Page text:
But What Do I Get?
Rewards motivate. A child’s reward should be something that motivates them and is discussed before beginning the chart system. Rewards that are privileges tend to be better than tangible items or things of monetary value. You’ll be surprised at what they ask for as an incentive.
Remind your child of their goal when things get tough. If the prize isn’t motivating them, perhaps they need to be evaluated in smaller chunks of time or behaviors and have more immediate positive feedback. They may need to have the task broken down into more specific behaviors. For example, when trying to build social skills, focus in on how to have a conversation and then break down behaviors. You may have them “ask someone a question” and “listen to their answer” and then evaluate from there.
As a Christian working towards building godly character and the reward of eternal life, choose goals that resonate with you and a more immediate reward to receive after your dedicated efforts. Possible rewards could be going to a park for your Bible study instead of just at home, going for a nice meal with a friend to share your experience of working towards your goal, getting yourself a pocket Bible with your name engraved on it, or buying a special Bible study pen to write in your Bible.
If you or your child is asking, “What’s in it for me?” the Bible tells of a reward for doing and teaching God’s Commandments: “Whoever does and teaches them, he shall be called great in the kingdom of heaven” (Matthew 5:19). Learn to keep these Commandments yourself and teach them to others and you will have your reward.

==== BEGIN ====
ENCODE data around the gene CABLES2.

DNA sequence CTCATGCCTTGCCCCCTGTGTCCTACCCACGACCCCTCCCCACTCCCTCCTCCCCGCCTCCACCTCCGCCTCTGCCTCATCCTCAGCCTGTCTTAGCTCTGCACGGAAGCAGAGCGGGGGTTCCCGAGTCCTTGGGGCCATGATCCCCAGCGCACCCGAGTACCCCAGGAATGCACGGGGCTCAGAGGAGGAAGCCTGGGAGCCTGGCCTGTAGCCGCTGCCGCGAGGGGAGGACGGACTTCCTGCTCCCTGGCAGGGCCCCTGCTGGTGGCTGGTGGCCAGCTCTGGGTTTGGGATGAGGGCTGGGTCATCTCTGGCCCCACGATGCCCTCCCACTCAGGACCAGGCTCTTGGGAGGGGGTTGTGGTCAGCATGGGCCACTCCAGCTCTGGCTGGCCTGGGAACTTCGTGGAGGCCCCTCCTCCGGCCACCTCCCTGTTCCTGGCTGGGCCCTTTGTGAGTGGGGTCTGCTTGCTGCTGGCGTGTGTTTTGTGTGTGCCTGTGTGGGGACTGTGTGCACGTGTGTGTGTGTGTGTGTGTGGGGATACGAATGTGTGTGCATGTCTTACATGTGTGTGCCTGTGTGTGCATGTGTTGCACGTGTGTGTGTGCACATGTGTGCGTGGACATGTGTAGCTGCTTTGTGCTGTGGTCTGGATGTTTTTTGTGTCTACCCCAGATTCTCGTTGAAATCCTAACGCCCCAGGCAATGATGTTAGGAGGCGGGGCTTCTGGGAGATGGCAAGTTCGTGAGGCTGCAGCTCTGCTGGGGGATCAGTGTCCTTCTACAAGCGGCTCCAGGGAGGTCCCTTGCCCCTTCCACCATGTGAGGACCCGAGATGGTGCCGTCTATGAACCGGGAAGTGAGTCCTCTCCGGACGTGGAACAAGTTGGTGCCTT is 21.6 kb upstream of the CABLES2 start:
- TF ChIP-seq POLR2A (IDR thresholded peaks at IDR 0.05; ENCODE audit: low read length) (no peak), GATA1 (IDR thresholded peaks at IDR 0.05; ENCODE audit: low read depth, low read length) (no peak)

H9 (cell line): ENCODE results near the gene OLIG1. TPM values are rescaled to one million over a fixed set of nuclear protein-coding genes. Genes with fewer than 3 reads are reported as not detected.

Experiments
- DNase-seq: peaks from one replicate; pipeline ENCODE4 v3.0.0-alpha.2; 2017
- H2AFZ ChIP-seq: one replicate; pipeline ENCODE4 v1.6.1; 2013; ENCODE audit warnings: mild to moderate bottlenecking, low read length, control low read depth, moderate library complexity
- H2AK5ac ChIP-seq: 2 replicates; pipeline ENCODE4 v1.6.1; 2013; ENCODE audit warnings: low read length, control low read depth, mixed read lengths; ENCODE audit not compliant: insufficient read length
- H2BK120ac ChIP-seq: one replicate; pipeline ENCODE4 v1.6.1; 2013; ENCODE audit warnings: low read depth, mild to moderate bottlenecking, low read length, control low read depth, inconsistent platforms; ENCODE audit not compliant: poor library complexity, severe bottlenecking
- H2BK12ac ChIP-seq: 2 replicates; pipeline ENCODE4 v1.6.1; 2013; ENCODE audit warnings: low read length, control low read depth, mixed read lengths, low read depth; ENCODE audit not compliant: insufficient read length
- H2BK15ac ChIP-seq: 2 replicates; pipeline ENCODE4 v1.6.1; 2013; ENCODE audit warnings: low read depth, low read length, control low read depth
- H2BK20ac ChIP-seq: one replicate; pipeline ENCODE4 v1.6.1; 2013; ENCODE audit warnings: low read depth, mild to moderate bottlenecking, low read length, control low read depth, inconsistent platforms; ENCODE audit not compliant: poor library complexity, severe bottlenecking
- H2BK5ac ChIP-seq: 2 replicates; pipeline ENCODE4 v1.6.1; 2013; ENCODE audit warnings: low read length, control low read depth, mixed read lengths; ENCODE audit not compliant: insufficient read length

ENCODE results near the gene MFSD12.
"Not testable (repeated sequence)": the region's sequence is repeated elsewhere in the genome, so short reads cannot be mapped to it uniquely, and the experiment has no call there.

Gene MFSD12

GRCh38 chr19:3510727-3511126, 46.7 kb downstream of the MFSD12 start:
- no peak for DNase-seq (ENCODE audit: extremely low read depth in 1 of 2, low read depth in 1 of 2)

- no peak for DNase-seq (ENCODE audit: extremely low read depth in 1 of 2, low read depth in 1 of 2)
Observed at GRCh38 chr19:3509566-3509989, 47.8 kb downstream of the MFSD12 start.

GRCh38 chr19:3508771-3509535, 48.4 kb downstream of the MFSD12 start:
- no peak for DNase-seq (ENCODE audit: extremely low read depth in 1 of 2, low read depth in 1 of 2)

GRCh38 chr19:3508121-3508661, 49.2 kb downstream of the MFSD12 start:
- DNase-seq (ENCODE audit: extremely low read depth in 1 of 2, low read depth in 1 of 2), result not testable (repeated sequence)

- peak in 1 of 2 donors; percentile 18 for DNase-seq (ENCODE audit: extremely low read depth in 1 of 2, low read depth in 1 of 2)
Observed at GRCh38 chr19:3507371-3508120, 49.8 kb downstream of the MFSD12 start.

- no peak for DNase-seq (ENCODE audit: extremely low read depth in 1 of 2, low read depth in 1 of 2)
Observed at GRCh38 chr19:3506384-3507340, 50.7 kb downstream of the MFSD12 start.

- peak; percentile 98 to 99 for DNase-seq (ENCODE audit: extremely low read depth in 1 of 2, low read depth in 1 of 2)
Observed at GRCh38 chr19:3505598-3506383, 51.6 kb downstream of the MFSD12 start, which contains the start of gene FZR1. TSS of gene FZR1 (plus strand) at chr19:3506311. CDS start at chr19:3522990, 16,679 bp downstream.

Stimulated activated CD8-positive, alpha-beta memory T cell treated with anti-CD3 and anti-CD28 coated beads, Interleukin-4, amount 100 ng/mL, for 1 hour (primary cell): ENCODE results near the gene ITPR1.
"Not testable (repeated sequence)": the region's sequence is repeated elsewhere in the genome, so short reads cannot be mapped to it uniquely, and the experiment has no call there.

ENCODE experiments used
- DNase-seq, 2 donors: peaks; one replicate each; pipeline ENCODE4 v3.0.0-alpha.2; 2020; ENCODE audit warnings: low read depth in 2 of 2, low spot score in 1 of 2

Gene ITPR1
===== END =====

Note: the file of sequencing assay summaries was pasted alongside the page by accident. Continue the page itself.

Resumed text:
God’s Chart for Us
God set up a goal for us: to grow in grace and knowledge, or in other words, build godly character (2 Peter 3:18). He has written what He requires of us: do justly, love mercy and walk humbly with Him while learning to keep His Commandments in righteousness and truth (Micah 6:8). He has a reward for us: to be kings and priests and rule on earth (Revelation 5:10). If these are some of the objectives He has set for us, then they must be attainable—for God is the ultimate teacher wanting all to come into the knowledge of the truth and be saved (1 Timothy 2:3-4).
If you need motivation on your way there, pray for what you need and what you want, for God is able to give exceedingly abundantly (Ephesians 3:20, James 1:5)! God is also the rewarder of those who diligently seek Him (Hebrews 11:6).
We are God’s workmanship and a work in progress (Ephesians 2:10). Be it getting on a daily Bible study plan or working towards more effective fervent prayer, you can make a positive change in your daily life and put the focus on God. Become as little children, chart your progress as you learn the proper way to live a godly life. Follow the course God has set out for you. Keep the Commandments, and God will guide you into the reward of eternal life!